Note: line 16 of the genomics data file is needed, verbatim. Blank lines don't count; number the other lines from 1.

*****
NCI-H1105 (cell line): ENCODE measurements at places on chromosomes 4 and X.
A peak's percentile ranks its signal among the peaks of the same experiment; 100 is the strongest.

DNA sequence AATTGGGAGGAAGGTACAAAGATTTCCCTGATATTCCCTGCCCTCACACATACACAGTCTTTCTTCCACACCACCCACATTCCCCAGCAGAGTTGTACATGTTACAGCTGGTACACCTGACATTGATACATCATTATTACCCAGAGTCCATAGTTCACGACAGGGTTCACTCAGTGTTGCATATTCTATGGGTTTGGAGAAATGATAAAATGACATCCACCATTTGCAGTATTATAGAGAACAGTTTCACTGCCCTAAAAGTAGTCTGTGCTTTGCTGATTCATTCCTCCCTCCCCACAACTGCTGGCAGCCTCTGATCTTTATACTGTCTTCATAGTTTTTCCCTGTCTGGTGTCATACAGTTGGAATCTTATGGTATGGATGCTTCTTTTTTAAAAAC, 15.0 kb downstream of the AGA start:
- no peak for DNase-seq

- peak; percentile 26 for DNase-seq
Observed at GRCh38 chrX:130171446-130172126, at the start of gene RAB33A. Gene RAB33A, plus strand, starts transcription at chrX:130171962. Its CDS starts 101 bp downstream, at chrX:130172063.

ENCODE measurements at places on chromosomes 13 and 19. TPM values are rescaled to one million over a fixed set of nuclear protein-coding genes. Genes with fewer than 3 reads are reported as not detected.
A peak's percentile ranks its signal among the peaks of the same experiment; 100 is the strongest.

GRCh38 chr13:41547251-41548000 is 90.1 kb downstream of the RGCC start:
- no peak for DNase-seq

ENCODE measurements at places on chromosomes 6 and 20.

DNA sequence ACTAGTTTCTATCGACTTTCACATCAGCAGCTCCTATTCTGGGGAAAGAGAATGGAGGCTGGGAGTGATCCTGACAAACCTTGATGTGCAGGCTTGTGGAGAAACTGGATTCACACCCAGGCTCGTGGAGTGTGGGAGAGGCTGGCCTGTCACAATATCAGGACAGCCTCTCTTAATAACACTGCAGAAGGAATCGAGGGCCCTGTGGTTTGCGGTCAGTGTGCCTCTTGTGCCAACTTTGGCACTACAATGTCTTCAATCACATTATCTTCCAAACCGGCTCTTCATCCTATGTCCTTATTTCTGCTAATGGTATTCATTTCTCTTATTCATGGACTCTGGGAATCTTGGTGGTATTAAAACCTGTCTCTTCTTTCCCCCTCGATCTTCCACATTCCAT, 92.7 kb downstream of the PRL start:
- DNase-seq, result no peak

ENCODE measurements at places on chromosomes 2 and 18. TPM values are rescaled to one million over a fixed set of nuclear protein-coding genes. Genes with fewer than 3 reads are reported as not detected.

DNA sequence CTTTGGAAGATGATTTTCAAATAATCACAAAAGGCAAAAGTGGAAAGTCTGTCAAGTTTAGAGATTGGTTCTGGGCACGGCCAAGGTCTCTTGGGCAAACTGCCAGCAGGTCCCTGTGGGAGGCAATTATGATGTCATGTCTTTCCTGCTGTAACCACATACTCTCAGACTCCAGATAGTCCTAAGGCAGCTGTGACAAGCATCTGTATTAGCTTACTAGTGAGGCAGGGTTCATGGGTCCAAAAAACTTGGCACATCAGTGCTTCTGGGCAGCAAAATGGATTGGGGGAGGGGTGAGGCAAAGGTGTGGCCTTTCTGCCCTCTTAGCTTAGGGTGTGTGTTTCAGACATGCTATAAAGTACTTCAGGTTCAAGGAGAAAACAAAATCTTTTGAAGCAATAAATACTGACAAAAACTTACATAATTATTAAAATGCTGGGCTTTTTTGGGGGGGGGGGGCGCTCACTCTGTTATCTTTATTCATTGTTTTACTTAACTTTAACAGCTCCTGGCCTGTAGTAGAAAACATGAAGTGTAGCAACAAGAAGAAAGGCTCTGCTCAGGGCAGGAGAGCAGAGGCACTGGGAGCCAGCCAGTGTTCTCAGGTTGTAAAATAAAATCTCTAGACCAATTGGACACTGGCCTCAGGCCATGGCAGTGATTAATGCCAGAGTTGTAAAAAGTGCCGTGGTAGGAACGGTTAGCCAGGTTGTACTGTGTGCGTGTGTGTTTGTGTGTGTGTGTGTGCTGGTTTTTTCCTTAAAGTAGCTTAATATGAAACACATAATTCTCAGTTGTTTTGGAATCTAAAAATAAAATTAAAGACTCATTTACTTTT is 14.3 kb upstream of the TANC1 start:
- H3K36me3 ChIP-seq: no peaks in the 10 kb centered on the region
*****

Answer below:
- H3K36me3 ChIP-seq: no peaks in the 10 kb centered on the region